The Ladies Board Rummage Sale

For two days, we volunteered for the 78th Annual INOVA Ladies Board Rummage Sale. This is the Mid-Atlantic’s biggest rummage sale, named the best charity event in Northern Virginia.

Located at the Morven Park Equestrian Center, we volunteered to help set up for the sale. My sister-in-law, Hazel, co-runs the "Holiday & Crafts" division, which happens to be housed in a mucked out horse barn. 

The weekend sale is a two-day event spanning more than 50,000 square feet all under cover! Stock up on gently used items such as furniture, clothing for the entire family, household items, small appliances and décor, a jam-packed holiday shop, tools, sports and exercise equipment, antiques and collectibles, gift items, jewelry, books, linens and draperies, toys, electronics and a Silent Auction.
I found some really cool things, while sorting. One of my favorites was this Calling Card holder with handwritten cards. By the beginning of the 19th century, the etiquette of calling was a firmly established ritual in society, and the calling card an essential part of introductions, invitations and visits. Calling cards evolved as a way for people to get into the elite social circle, and for those already there to keep out the unwanted. Calling cards could keep social aspirants at a distance until they could be properly screened.

These cards belonged to Walter M. Anderson. This is all I could find, after a brief search, about him. It seems his family has been around these parts for quite some time. This is a record of a home purchase (note the date), Abner Smith, heir at law of Joseph Smith Junior 20 Mar 1776, 25 acres on Great run ca 5 miles from Fauquier court House; adjoining Walter Anderson, Honbl George Wm Fairfax, thos Colson.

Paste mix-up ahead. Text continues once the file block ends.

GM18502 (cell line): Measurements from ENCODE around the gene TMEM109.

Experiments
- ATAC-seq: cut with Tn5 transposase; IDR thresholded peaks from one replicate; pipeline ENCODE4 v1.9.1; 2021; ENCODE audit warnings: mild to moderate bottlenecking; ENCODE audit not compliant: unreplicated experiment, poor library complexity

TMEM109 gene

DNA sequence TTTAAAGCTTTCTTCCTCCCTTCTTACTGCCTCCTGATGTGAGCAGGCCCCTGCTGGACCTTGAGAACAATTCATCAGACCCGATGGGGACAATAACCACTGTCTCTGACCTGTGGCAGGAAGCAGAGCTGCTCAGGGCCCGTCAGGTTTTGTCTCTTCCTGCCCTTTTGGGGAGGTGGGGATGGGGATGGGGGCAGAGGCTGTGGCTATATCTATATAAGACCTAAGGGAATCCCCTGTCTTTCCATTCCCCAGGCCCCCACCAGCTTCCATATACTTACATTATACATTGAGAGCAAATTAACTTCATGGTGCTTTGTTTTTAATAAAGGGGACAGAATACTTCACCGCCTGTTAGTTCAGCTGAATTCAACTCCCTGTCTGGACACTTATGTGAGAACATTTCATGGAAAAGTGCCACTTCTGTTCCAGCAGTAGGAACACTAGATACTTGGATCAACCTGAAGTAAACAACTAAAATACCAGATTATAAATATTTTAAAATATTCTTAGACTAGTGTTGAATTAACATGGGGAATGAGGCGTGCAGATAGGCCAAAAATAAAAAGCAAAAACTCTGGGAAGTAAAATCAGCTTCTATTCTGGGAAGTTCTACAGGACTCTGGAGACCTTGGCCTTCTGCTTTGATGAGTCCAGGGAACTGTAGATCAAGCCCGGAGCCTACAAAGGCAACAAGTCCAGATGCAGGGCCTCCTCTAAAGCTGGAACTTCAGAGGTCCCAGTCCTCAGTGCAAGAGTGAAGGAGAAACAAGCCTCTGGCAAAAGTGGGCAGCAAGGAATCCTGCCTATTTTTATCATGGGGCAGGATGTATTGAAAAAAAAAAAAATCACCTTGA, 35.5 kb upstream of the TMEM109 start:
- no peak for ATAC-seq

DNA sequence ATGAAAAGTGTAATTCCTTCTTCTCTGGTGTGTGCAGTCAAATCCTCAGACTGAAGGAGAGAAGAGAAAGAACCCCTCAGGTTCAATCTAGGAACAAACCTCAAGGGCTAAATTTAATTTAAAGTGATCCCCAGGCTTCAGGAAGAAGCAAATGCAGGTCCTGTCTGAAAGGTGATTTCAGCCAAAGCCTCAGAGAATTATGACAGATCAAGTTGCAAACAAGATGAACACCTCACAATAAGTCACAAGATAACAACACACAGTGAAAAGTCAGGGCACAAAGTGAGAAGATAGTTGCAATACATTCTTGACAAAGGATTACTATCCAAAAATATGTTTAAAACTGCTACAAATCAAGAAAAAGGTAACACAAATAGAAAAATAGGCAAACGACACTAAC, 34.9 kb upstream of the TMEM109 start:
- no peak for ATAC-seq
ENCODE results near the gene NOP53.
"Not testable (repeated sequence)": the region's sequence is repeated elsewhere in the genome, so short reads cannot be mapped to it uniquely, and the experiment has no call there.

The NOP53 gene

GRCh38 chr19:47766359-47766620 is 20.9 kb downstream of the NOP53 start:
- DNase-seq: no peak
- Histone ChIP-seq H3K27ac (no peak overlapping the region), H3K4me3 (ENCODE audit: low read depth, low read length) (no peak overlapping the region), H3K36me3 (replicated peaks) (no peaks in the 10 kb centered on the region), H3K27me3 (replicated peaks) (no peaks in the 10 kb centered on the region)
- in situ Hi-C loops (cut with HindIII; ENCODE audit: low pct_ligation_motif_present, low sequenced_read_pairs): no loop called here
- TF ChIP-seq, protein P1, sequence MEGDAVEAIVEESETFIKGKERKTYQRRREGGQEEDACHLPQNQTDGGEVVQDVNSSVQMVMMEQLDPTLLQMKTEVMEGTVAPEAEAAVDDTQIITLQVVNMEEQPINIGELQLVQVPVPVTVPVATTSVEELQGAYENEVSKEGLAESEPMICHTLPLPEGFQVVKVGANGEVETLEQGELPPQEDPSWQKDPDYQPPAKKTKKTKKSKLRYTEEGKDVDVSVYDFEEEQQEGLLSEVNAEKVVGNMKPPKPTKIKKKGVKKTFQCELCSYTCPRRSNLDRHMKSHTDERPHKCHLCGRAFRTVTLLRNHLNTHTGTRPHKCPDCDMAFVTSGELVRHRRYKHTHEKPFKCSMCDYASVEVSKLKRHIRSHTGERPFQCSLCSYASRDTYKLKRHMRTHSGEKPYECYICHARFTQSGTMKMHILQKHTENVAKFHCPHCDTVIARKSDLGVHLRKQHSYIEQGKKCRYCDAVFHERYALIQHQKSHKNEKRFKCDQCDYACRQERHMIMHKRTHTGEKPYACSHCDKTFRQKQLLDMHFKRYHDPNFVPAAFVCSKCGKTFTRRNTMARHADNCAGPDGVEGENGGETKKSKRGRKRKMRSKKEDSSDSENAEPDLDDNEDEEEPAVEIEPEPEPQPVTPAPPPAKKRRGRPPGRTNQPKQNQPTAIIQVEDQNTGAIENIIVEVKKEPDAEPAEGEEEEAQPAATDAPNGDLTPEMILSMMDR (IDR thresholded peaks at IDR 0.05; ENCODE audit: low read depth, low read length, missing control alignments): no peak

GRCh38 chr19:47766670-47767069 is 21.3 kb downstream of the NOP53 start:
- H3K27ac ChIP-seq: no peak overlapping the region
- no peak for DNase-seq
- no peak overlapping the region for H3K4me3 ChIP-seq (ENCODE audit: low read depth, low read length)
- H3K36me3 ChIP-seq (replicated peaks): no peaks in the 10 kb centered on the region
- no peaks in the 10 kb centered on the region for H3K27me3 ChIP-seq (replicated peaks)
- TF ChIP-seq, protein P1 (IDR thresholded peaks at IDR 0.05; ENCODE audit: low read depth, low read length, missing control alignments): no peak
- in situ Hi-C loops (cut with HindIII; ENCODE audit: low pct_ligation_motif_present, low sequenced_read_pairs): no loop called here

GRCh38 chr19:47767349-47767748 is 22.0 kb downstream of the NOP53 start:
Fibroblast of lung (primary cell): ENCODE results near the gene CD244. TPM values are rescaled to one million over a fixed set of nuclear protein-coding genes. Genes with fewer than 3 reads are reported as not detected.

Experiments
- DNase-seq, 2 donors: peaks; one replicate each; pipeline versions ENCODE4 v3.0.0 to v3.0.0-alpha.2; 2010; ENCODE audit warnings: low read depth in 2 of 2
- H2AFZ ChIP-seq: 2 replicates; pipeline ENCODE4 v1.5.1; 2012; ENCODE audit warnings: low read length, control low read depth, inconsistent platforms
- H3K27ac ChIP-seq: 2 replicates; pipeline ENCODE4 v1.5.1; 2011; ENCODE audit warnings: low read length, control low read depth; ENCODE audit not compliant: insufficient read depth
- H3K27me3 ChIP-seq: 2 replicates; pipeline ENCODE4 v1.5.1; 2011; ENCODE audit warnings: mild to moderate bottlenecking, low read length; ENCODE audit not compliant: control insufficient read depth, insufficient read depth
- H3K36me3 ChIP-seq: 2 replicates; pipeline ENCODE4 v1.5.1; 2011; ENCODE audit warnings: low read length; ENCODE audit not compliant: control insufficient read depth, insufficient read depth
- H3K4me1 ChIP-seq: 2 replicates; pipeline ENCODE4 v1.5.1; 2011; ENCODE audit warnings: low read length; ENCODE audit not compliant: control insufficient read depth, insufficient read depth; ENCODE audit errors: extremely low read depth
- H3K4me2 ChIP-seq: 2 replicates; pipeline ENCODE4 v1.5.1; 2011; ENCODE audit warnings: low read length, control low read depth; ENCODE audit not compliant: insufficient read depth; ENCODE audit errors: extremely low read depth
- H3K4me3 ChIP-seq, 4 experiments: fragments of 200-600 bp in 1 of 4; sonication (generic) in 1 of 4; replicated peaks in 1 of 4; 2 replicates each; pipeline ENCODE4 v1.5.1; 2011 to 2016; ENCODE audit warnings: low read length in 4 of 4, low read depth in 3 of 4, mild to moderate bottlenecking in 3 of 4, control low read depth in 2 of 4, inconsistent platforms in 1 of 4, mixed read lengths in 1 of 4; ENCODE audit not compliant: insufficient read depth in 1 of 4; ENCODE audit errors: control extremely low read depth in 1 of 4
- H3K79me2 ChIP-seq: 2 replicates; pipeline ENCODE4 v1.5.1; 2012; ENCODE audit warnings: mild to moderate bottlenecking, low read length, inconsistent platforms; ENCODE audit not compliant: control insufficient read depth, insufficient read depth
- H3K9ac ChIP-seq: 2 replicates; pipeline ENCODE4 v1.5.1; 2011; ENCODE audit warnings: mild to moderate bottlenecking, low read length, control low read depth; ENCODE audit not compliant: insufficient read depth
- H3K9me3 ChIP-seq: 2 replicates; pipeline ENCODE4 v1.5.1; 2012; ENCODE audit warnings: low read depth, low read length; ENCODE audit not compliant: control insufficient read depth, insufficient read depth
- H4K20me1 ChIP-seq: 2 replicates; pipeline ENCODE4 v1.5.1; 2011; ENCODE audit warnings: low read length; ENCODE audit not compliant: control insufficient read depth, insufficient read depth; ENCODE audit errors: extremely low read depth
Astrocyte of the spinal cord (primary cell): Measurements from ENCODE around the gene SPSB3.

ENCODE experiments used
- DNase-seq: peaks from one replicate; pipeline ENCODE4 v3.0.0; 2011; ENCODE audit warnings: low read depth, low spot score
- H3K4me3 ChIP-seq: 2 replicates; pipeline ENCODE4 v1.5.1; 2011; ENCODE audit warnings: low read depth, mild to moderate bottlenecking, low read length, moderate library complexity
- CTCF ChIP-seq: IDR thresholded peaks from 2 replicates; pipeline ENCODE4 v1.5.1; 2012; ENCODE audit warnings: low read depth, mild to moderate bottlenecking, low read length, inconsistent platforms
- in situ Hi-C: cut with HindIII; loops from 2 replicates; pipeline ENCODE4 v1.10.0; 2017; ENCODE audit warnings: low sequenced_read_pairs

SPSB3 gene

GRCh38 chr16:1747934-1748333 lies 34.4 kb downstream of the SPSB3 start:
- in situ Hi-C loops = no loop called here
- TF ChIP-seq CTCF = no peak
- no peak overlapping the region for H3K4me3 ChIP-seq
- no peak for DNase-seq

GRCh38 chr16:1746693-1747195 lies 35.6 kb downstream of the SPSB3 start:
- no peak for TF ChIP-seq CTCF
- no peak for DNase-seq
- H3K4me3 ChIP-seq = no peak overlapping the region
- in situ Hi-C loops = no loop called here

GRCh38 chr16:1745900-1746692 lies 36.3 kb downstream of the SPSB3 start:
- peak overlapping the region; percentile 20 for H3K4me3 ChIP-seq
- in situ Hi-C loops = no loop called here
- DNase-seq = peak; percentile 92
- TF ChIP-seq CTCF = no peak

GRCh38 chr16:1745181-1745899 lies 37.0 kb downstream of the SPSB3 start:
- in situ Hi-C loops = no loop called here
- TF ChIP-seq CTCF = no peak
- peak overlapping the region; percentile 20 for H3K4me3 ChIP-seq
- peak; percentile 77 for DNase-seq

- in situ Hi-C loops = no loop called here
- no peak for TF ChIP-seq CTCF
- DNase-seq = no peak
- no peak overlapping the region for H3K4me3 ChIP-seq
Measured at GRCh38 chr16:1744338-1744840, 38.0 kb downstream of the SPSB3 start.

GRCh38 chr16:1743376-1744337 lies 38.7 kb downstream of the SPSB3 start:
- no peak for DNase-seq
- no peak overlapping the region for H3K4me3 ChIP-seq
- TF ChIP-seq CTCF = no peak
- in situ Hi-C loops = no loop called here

I delighted in this vintage book of thread from France. After nearly a century concentrated on printed textiles, Dollfus Mieg began eyeing expansion into other markets. In 1841, the company began production of sewing thread. Dollfus Mieg's threads gained in importance especially after the company bought the patent rights to a process called mercerization.
It was exciting to open boxes and discover what was within.
And how about these antique wooden shoemakers' molds.
The grooviest thing I found was this complete candle making kit from my childhood. I really dug this find. We will return on Sunday to participate in the 50% off sale and help clean everything up. It's been a lot of hard work and a whole lot of fun. This extremely profitable
sale benefits Inova Loudoun Hospital and The Ladies Board Nursing Scholarship Fund.

"Those who can, do.
Those who can do more, volunteer."

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Nesbit Library rocks! said...

Ok, how much did you spend (um, I mean contribute to this worthy cause)? Now you know how much fun I have at the Attic every week!

Cyndy Brown said...

OMG I wish I had been there...How fun! Cyndy

Karen Booth said...

What a fascinating variety of items. Did you also make candles from broken crayons as a child? What little treasures did you buy?

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